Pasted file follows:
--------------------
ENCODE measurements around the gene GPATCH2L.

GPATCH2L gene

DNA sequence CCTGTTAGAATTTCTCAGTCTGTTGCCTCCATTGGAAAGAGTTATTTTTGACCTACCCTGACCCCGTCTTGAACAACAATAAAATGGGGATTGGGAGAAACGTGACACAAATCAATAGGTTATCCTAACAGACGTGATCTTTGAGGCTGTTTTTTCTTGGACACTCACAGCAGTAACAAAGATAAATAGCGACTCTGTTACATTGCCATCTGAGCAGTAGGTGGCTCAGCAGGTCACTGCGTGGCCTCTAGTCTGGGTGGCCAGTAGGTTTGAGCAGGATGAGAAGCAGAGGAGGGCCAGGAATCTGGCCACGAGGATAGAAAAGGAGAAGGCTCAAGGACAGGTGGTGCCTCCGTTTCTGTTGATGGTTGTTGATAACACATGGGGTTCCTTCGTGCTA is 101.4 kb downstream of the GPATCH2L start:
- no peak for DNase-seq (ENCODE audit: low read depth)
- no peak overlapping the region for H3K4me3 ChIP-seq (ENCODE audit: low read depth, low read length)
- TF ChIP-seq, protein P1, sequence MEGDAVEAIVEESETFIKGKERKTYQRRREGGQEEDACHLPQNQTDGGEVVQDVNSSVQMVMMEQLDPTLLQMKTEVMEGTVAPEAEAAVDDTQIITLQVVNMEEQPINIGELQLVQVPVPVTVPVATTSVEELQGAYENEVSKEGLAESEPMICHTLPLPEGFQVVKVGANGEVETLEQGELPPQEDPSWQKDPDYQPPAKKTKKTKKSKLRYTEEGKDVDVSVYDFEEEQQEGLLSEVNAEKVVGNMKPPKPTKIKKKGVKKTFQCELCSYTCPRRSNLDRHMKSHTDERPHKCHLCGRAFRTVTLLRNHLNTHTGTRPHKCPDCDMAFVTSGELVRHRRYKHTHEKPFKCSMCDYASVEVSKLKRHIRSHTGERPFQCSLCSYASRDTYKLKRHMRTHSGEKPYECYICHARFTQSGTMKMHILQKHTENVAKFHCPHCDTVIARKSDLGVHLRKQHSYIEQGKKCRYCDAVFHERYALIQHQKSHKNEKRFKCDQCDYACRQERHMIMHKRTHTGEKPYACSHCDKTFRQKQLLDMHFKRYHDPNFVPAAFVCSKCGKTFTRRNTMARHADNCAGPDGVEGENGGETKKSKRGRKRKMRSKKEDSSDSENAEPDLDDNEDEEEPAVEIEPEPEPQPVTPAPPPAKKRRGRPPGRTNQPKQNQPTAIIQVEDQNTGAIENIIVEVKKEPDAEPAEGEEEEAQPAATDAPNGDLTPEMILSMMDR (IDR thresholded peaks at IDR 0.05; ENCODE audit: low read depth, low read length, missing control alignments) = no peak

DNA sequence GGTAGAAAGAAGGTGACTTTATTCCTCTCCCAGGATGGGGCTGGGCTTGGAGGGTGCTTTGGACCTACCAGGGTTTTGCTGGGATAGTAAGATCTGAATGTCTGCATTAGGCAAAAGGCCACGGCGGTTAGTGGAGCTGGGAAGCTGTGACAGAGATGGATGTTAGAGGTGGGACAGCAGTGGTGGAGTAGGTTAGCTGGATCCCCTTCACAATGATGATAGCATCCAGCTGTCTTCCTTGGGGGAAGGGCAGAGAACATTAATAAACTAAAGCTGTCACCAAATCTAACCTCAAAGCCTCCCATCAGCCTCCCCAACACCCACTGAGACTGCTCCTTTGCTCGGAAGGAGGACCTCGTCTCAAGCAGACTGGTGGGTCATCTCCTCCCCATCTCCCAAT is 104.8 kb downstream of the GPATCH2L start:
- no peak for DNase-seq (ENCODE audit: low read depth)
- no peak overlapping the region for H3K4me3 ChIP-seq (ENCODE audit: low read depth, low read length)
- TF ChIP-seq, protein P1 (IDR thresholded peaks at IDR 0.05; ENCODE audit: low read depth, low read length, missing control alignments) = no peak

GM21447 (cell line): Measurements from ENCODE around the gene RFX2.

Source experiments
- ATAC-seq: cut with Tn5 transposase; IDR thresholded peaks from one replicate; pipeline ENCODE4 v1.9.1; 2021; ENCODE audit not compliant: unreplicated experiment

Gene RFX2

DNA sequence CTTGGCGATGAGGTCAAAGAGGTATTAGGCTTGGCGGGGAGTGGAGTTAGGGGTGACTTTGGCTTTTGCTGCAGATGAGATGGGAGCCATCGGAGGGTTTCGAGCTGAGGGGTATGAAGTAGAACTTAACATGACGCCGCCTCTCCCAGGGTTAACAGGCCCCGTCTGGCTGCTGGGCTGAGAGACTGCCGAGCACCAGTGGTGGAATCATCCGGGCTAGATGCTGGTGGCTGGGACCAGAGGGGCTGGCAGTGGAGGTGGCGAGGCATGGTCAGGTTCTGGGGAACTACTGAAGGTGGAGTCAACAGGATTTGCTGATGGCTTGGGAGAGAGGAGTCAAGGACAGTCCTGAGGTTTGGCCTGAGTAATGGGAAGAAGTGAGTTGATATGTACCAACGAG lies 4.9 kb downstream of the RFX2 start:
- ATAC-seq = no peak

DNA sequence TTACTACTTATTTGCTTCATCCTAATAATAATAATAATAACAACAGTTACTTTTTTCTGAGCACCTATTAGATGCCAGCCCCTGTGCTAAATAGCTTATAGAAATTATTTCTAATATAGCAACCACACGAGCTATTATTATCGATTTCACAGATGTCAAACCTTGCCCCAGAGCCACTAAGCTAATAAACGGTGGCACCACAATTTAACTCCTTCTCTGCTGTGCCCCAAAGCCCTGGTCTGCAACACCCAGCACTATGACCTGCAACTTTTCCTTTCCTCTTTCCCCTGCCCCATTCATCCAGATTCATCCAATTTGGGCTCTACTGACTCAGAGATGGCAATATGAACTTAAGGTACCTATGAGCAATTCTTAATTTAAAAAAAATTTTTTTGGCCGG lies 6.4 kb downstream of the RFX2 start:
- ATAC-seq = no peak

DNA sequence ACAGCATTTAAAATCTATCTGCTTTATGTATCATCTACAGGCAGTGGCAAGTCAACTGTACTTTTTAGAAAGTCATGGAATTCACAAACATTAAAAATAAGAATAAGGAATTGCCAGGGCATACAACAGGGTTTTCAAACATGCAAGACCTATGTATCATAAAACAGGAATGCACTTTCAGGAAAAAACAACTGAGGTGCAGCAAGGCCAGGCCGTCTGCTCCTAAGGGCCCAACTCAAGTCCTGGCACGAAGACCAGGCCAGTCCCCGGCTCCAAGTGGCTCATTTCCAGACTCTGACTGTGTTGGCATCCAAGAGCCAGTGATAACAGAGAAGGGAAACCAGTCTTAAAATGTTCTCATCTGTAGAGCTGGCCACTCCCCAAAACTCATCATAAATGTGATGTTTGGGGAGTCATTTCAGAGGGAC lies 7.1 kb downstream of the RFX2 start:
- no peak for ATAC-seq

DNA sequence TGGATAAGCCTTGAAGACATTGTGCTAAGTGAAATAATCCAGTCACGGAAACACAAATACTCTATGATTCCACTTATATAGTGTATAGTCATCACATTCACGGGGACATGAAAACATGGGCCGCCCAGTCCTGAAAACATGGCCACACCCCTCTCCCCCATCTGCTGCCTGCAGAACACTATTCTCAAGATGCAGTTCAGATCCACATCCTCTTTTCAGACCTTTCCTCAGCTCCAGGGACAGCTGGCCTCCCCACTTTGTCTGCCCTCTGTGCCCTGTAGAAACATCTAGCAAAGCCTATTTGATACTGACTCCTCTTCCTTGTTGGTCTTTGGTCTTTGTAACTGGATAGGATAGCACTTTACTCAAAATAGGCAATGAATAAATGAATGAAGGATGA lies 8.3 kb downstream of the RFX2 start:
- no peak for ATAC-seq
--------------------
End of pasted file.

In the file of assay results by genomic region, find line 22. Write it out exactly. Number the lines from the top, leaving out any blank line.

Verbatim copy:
- no peak for ATAC-seq